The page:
Kelly Duffy is passionate about horses.
She began riding at the age of five in Bradford, in the West Yorkshire region of the United Kingdom, and still rides every day. She practices Parelli Natural Horsemanship, teaching others to understand their animals in a kinder and gentler manner, building a partnership with your horse based on trust, not force.
But in those early days, Kelly also saw how scientists were constantly discovering new things, and how ideas from a decade before may have been turned on its side.
“The world of science is constantly evolving. It's always changing and we're always learning,” she said. “It doesn't stay the same. There's always something more to know, and something that can help us in terms of healthcare, particularly.”
Therein lies the origins of her passion for science.
She attended Nottingham University, where she studied biomedical science, and transferred in her final year back home to Bradford University. She then trained at Bradford Royal Infirmary Hospital.
During her university studies, a relative saw an ad looking for a lab assistant at her local hospital. Kelly was looking for a placement for her year out.
“I got the job for the placement year, and then they never let me go.”
Kelly next studied biomedical science with a speciality in cellular pathology at The University of Sheffield, where she earned a master’s degree in pathological science.
“I didn’t originally plan to be a biomedical scientist,” she said, “however, after securing a placement year at my local hospital in the hematology lab, I decided it would be a good idea to become a state registered Biomedical Scientist.”
Yet, there was a problem. Kelly didn’t like working with blood. She’d often faint at its sight. Eventually, she learned to deal with it.
“It was obviously a potential issue in a hematology lab,” she said.
She chose hematology because it involves decision making and experience. It can’t simply be learned ― it requires gaining familiarity. The skills come with time and exposure.
“Every patient situation is different, and you must piece together the clues and the patient’s history,” Kelly said. “Biomedical scientists are key to disease diagnosis and monitoring, with 70 percent of all diagnosis being based on pathology results.”
She recognized the importance of her work in extremely busy hospital laboratories.
“It’s important to remember that with every single sample comes a patient, and with each patient there is a family concerned about the health of their loved one,” she said. “Every single sample is as important as the next!”
Kelly thrived in the lab.
“Working in a busy lab is absolutely like working with your family,” she said. “You spend so much time together working 12 hour shifts that you definitely build extremely strong bonds with your colleagues. You form a support network with these people. This job just would not work without these relationships. The job is extremely stressful, with staffing pressures and patient care being extremely reliant on pathology results.”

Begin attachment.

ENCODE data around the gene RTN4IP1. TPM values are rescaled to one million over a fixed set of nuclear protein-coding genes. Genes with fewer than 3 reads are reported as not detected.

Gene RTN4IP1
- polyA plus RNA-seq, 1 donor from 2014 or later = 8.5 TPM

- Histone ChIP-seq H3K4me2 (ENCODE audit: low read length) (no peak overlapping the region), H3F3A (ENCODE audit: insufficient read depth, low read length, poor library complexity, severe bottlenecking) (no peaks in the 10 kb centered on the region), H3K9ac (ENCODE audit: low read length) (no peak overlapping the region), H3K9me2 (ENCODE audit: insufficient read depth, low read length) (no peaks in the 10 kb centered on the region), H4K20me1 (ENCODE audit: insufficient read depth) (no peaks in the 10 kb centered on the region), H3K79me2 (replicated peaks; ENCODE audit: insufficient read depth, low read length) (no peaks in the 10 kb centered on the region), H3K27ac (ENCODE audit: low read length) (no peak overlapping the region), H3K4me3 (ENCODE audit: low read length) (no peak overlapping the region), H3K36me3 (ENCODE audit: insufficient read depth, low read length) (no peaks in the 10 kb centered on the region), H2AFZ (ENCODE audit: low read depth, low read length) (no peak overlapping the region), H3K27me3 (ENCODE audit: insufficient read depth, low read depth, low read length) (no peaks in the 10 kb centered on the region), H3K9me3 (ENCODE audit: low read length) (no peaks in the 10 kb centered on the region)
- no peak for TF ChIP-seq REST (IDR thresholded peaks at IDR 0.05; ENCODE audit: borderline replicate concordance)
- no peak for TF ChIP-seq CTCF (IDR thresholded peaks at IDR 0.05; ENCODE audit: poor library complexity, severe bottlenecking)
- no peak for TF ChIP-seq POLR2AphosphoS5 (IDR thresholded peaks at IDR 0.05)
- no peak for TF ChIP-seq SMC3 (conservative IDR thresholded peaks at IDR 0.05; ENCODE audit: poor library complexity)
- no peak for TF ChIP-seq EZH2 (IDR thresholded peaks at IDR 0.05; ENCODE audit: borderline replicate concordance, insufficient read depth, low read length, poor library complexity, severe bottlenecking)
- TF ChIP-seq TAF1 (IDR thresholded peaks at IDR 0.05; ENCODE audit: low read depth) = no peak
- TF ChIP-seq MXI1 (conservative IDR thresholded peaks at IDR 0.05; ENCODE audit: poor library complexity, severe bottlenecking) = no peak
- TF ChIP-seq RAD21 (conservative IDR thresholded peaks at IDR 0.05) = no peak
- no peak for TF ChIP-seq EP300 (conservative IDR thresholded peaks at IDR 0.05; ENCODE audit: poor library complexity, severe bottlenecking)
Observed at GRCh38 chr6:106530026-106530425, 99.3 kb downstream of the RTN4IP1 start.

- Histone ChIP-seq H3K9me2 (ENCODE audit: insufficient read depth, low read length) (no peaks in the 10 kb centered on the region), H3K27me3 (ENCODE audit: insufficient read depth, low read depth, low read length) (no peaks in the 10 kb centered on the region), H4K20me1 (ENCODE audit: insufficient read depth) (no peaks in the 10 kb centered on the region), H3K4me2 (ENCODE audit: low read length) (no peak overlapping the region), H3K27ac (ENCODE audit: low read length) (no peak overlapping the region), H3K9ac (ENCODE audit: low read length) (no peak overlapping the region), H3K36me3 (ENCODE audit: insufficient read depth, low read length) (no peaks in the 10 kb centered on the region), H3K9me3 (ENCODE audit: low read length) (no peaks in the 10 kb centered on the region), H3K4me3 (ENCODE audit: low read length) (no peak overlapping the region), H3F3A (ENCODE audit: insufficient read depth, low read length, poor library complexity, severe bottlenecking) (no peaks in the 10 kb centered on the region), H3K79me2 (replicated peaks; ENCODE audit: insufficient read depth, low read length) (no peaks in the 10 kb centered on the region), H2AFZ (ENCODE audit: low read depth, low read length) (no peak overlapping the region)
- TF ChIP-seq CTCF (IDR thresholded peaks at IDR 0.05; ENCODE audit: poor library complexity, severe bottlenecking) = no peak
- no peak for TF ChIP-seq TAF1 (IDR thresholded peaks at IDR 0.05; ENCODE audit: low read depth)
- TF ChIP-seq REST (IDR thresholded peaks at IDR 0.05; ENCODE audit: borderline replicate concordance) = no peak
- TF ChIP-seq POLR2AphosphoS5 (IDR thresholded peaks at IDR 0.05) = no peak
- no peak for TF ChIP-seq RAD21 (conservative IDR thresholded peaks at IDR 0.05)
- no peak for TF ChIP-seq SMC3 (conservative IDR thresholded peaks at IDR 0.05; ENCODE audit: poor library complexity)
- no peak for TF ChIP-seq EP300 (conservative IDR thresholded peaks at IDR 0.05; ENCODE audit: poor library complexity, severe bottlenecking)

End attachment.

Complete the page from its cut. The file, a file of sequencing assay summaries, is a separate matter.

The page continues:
She credits those people as being instrumental in who and where she is today.
“You can read all the books in the world, but you need to be part of that hospital environment and gain your experience that way,” she said. “That enables you to make clear confident decisions about what you think is happening with a patient.”
After 16 years as a biomedical scientist, Kelly was ready for a change. But she still wanted to contribute to healthcare. So, she worked as a product specialist and training specialist for commercial companies. Then she joined HORIBA’s medical division. Her experience was key in appreciating the technology HORIBA has to offer.
Kelly works with a variety of hematology equipment, including full blood count analysers, biochemistry analysers, and hemostasis equipment.
“Having come from a lab background, I understand how crucial the equipment in the lab is, allowing the technician to make the correct, confident decisions on patient results,” she said. “Reliable, intuitive instrumentation is essential for the efficient working of incredibly busy hospital laboratories. Biomedical science is constantly changing and developing, as healthcare moves from the traditional hospital base into the community. And pathology is moving too, so companies like HORIBA are constantly developing solutions for these adapting environments.”
Her experience, along with the company’s product offerings, are particularly relevant in today’s biomedical environment.
“Biomedical scientists have been working tirelessly during the Covid-19 pandemic, developing diagnostic tests, running tests within the laboratories and developing vaccines to fight the virus,” she said. “These scientists have been at the forefront of the Covid-19 response from day one. There is no better time to highlight just how huge a role these people play in looking after patients, and each other.”
Do you have any questions or requests? Use this form to contact our specialists.